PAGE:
understanding of loneliness and dementia.
Increasing numbers of older people in a society will
mean that more and more individuals will have
cognitive impairments commonly associated with            Loneliness
ageing18. Today, there are 47 million people living
with dementia worldwide19 and it is estimated that        As with any emotion, loneliness is subjective by
there are approximately 55,000 people diagnosed           nature. Thus, perceptions of loneliness among
with dementia living in Ireland7, 20, roughly 4,000       individual older adults, with or without dementia,
of whom are less than 65 years of age7. According         will differ29. Generally speaking, however, loneliness
to figures from the Department of Health, it is           can be understood as a self-perceived sense of
predicted that the number of people with dementia         social isolation, which is separate from any factual,
in this country will reach 113,000 by 20367.              objective situation of alone-ness (or social isolation)30.
                                                          It is an emotional state in which individuals are
Although many people with dementia are able to            aware of feeling apart from others while at the
live well with their condition, individual experiences    same time experience a vague need for contact
can vary drastically and there remain significant         with others31,32. It has been characterised as being
gaps in Ireland’s dementia service provision22.           a “pervasive, depressing, debilitating condition
Moreover, evidence suggests that many people              that can affect all of one’s life”31,33. As follows, it
with dementia who live alone have few social              is recognised that loneliness can be emotionally
connections or meaningful relationships outside           painful and that its symptoms can manifest
of their own families23,24. People with dementia          differently for different people34. Feelings of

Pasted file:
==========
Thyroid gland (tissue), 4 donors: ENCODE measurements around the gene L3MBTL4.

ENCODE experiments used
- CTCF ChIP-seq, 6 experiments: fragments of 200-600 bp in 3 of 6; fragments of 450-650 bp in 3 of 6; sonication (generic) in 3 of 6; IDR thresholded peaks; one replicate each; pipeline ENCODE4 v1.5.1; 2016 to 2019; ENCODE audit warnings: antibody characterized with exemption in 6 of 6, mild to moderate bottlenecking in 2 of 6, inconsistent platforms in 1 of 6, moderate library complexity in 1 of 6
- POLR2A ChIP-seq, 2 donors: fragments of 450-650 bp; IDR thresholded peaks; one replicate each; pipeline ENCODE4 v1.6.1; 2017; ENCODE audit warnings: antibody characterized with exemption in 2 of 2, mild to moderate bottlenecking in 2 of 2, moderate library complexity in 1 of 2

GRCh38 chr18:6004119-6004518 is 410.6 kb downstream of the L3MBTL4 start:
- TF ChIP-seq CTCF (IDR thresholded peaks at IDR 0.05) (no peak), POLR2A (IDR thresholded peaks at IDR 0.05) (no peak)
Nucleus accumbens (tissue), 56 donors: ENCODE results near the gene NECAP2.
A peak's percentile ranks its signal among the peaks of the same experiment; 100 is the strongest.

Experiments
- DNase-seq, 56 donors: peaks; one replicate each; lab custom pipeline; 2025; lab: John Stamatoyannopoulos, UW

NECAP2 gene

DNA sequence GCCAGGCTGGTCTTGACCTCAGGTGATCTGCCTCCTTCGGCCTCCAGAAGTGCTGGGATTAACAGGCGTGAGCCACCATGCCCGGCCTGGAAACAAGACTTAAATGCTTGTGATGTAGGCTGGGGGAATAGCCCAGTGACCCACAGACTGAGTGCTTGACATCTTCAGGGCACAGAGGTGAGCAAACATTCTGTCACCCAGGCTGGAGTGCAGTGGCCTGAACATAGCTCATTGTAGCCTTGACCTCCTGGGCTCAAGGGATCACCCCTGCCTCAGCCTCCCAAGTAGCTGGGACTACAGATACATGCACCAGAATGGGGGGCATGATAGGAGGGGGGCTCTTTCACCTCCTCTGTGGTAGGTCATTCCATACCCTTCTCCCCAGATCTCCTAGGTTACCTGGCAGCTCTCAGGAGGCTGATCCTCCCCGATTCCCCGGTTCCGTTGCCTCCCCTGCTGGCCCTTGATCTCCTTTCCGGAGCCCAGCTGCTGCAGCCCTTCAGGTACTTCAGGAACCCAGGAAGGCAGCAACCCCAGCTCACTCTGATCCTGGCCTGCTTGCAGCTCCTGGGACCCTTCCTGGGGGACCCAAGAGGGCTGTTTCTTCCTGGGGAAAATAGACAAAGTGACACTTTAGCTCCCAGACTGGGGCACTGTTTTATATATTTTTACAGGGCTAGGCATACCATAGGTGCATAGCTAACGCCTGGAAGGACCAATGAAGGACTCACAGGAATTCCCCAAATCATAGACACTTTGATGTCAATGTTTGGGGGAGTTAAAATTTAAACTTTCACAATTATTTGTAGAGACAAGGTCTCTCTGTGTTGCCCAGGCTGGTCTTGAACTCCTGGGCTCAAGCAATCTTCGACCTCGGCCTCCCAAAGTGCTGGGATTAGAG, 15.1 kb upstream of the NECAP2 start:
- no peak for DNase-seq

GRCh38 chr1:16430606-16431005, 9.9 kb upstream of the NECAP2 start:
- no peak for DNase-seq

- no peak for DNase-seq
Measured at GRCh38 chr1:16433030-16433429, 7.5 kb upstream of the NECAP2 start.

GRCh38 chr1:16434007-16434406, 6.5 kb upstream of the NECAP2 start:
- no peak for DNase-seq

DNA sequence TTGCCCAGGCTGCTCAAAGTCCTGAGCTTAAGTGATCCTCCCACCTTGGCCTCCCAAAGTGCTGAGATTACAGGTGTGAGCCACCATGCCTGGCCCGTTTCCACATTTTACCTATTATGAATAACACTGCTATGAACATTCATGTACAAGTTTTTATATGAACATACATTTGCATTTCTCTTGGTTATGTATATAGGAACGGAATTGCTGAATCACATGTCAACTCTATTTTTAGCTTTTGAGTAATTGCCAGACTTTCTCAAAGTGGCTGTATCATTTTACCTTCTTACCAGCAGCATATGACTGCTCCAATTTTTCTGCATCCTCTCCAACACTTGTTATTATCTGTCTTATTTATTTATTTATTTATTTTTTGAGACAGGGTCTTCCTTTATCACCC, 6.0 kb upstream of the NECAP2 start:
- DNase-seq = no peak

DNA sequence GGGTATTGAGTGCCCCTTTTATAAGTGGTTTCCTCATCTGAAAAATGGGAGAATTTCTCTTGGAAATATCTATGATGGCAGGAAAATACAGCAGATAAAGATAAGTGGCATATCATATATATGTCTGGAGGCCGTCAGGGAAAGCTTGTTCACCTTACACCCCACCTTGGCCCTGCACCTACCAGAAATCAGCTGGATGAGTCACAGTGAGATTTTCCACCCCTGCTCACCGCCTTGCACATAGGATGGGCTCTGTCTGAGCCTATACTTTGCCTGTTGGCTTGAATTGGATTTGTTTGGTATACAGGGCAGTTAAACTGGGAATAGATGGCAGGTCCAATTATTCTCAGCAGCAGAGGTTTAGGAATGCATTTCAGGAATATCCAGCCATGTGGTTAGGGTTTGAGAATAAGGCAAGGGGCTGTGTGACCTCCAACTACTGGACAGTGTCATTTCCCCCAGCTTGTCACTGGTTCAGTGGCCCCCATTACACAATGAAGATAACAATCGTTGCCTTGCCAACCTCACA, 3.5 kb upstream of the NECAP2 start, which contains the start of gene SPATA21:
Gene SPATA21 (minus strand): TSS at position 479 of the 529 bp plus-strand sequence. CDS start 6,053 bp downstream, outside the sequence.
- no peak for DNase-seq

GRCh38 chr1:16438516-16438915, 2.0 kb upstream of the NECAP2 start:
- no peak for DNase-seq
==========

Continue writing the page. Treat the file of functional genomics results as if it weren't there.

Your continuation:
often attribute reductions in their social interactions   loneliness can be categorized in a number of ways.
to the cognitive deficits that accompany their            According to Mushtaq et al. (2014), there are three
condition25. However, how others react to their           types of loneliness: situational, developmental,
dementia also plays an important role.                    and internal35. Each of these are associated with
                                                          different factors. Situational loneliness is associated
Furthermore, dementia affects not only persons            with environmental factors (e.g., unpleasant
who are diagnosed but all those within their social       experiences); developmental loneliness is
circle. A diagnosis can thereby alter the lives and       associated with physical and psychological deficits
dynamics of whole families, friendships, and              or disabilities (e.g., having a medical condition);
communities. There are an estimated 50,000                and internal loneliness is associated with personality
individuals in Ireland caring for (and oftentimes         (e.g., low self-esteem or poor coping strategies) 35.
living with) a person with dementia 26. It has also       In essence, loneliness is the absence of imperative
been estimated that an additional 60,000                  social relations and lack of affection in current
individuals may be providing unpaid care for family       social relationships31. Loneliness is not necessarily